The cost of TCM replacement depends on the make and model of your vehicle, plus the cost of parts and labor. It’s also important to factor in the amount of time it could take to replace the module because some imported parts can take 2 to 4 weeks to arrive.
TCM Swap & Labor
While swapping out a box might seem simple, the TCM is located inside the transmission in many modern cars, trucks, and SUVs. Opening the transmission is a laborious task, which is why it is reasonable to expect labor costs of at least $300 to replace the transmission control module.
In many older models (especially automatic transmissions) the module is located in an area of the engine that is much easier to reach. Replacing it in some of these older models simply means pulling a part out and plugging in the new or refurbished one. Unfortunately, it is not always that straightforward.
A licensed mechanic should do a thorough diagnostic and inspection of your vehicle to properly pinpoint the issue, don’t just rely on the diagnostic code reader. Often times, when the TCM is malfunctioning, it registers confusing codes that may not be accurate.
TCM Part Cost
The cost of the control module itself varies and as you might expect, replacing import TCMs is usually more expensive. These prices were found using an online search to serve as examples, and do not reflect the exact amount it will cost to replace or repair your control module.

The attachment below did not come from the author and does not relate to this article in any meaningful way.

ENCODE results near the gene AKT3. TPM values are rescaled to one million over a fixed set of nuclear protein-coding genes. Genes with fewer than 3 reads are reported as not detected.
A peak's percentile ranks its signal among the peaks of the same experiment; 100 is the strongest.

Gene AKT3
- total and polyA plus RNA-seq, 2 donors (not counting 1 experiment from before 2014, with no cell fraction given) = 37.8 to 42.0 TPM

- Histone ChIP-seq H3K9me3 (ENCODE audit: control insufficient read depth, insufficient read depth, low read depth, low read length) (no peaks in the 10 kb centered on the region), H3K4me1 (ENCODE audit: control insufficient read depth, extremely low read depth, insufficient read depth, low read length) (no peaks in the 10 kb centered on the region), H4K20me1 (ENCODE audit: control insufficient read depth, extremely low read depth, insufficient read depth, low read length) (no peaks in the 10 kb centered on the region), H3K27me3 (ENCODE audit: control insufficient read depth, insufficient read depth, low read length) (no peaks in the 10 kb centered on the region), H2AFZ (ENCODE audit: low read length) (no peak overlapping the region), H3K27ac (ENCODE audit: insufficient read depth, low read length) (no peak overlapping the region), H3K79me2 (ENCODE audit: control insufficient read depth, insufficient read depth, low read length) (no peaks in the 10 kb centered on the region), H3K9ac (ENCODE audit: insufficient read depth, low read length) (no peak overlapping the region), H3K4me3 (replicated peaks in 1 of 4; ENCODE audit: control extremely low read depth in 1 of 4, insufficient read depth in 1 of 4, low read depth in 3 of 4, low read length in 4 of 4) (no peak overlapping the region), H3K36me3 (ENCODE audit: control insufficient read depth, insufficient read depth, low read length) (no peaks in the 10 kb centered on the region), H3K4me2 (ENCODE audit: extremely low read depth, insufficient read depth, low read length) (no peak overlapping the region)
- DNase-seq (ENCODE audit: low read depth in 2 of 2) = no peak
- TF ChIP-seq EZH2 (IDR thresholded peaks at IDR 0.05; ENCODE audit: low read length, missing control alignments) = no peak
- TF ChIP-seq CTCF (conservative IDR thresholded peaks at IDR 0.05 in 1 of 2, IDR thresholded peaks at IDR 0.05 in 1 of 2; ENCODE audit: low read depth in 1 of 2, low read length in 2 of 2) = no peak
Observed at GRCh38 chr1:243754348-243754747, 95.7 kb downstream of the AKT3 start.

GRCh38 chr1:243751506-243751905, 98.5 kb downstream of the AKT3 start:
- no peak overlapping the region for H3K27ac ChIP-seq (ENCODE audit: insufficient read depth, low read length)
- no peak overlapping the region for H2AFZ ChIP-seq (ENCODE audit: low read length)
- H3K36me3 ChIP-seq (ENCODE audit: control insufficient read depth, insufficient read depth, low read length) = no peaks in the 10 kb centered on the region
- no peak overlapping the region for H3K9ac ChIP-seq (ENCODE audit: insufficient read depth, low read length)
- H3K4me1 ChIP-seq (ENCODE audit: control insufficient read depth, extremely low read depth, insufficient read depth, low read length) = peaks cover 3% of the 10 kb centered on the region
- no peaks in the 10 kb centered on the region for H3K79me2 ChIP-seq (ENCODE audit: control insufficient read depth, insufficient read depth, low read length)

|Transmission Control Module Cost by Make and Model|
|Mercedes||Sprinter 3500 Diesel||2017||$370|
Vehicle Makes & Models with Problematic or Recalled TCMs
Ford Focus. 2012 to 2016 Model Year Ford Focus TCM was recalled, and for a short time, Ford was offering to replace the TCM for free and update a software bug that blocked the driver from getting a TCM failure warning. The same TCM was also used in the 2011 to 2015 Ford Fiesta and was also included in a factory recall.
Dodge Dart. The 2013, 2014, and 2015 Dodge Dart TCM recalls were issued by the manufacturer because a faulty mounting bracket that could cause the car to shift into neutral unexpectedly while driving.
Jeep Cherokee. Jeep issued a factory recall for its 2014 Jeep Cherokee because of a supposed software issue that could also cause the vehicle to shift into neutral unexpectedly while it is in drive. The unexpected change in acceleration would be very dangerous for the driver and the surrounding vehicles.
Fiat Spider 124. The manufacturer issued a recall for the automatic 2017 to 2019 Fiat Spider 124 because of a software problem that could cause the car to decelerate or downshift suddenly without warning.
Mercedes-Benz 722.9 7G-Tronic TransmissionThe problematic 7G-Tronic transmission was used in the 2004 E-Class E350 and SLK-Class R171; the 2005 CLS550, R-Class W251, and M-Class W164; and the 2006 G-Class X164. This particular transmission model failed at such a high rate that they ran out of replacement parts and people had to look at 3rd party options. There are plenty of replacement parts available now, including the 7G Tronic conductor plate transmission control module. A few lawsuits were filed arguing that the transmission valve body was faulty before it was installed in the new vehicles. When the defective valve body conductor plate fails in the 7G Tronic transmission, the car can shift into limp mode suddenly, endangering the driver and others on the road.
Schedule Transmission Control Module Replacement
Call My Transmission Experts today to schedule an appointment at your local shop if you think you have a bad TCM. We offer a wide range of financing options and offer free emergency towing to our shop if you are stuck in the greater Houston areas including Katy, Montgomery, Kingwood, West Houston in Bear Creek, and Northwest Houston on Jones Rd near 290.